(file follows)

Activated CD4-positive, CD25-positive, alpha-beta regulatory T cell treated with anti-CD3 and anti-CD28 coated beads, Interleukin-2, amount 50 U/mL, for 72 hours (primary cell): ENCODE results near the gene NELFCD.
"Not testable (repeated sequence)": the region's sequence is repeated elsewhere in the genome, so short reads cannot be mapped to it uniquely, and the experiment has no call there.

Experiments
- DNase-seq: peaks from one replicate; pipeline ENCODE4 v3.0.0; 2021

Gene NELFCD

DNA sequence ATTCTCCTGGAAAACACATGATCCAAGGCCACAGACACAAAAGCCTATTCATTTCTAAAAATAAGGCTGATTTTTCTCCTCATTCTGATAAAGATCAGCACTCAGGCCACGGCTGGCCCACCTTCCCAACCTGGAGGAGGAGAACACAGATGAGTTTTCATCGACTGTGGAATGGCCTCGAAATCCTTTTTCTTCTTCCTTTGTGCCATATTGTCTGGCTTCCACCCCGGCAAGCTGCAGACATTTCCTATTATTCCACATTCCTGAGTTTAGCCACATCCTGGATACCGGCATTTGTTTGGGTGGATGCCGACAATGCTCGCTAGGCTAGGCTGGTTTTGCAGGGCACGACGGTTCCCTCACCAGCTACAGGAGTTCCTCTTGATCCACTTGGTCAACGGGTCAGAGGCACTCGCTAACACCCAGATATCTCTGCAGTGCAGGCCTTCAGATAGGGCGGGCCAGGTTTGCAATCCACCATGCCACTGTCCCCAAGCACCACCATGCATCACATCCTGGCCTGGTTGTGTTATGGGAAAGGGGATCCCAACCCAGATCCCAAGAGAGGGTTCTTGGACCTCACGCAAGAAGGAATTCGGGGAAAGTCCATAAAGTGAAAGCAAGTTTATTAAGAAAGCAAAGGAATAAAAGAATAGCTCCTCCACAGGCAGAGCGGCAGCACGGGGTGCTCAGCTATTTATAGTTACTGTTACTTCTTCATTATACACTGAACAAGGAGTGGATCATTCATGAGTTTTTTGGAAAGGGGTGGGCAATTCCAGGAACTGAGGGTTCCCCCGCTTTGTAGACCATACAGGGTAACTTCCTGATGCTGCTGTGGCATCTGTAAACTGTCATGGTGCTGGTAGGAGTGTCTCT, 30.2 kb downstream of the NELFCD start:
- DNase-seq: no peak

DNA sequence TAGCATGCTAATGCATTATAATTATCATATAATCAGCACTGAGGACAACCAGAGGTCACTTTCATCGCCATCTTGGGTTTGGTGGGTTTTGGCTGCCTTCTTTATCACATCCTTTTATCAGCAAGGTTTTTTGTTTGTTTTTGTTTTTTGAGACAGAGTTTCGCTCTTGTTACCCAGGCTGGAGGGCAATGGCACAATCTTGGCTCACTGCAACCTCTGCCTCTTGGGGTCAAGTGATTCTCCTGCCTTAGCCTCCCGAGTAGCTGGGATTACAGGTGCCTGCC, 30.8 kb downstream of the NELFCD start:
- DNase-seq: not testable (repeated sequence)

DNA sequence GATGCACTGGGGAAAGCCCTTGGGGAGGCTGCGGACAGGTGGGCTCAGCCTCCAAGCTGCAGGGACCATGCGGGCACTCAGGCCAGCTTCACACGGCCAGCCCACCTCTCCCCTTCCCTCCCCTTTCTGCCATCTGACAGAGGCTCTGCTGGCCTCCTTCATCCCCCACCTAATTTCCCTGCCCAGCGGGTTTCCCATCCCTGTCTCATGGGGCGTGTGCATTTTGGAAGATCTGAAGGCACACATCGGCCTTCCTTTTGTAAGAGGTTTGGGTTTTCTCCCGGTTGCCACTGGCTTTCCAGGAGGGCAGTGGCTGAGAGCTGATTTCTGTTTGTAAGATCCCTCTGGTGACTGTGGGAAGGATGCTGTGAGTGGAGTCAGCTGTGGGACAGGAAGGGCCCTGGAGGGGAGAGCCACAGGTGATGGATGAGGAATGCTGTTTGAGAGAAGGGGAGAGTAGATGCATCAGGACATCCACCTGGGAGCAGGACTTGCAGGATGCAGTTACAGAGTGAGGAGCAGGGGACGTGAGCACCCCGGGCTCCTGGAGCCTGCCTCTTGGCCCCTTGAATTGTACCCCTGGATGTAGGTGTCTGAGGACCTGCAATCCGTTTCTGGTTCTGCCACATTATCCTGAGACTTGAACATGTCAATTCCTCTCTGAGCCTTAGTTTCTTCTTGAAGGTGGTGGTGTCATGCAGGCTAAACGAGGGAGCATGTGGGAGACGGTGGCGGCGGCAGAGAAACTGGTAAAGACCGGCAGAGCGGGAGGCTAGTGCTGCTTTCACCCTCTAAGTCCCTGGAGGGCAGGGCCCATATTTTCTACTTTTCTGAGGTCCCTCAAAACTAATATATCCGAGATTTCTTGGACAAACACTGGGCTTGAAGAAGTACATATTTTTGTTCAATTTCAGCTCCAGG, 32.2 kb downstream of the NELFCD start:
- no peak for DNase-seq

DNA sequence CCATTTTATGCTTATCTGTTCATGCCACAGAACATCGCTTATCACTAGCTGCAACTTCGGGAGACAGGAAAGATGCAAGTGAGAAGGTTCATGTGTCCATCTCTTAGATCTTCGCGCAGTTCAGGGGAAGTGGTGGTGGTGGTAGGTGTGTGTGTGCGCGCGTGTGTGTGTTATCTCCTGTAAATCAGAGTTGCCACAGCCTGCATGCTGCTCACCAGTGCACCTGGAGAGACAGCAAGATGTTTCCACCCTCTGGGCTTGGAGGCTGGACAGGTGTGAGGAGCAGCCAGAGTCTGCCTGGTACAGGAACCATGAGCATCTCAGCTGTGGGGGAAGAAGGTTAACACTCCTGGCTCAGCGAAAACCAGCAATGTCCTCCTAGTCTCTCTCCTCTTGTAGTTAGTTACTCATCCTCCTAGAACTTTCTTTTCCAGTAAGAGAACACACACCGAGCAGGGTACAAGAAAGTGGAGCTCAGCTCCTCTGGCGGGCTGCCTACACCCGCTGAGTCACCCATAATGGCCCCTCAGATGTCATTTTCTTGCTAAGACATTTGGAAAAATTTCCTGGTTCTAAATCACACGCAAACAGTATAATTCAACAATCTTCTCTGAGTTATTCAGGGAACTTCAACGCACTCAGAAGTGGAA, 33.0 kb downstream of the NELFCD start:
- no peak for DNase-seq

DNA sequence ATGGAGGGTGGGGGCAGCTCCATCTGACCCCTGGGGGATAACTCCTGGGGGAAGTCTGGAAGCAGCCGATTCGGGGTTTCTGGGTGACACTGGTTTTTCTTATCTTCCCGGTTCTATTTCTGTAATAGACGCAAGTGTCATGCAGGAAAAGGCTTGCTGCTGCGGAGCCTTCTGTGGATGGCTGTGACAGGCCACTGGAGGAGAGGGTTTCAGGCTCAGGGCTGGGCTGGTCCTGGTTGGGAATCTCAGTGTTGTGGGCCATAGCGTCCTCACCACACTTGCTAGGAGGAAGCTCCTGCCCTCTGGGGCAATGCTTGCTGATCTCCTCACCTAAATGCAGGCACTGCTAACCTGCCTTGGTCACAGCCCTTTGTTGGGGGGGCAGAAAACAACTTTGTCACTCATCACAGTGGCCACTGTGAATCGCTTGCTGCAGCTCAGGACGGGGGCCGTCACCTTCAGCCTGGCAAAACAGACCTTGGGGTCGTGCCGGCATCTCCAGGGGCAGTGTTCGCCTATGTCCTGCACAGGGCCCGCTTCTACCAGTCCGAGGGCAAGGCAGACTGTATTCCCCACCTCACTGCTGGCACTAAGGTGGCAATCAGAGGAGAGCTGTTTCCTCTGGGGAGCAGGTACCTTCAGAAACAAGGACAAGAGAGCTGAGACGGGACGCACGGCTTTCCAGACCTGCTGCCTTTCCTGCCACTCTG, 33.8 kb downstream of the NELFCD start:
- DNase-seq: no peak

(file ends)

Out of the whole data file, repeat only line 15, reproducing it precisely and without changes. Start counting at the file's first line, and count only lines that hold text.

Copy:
- DNase-seq: no peak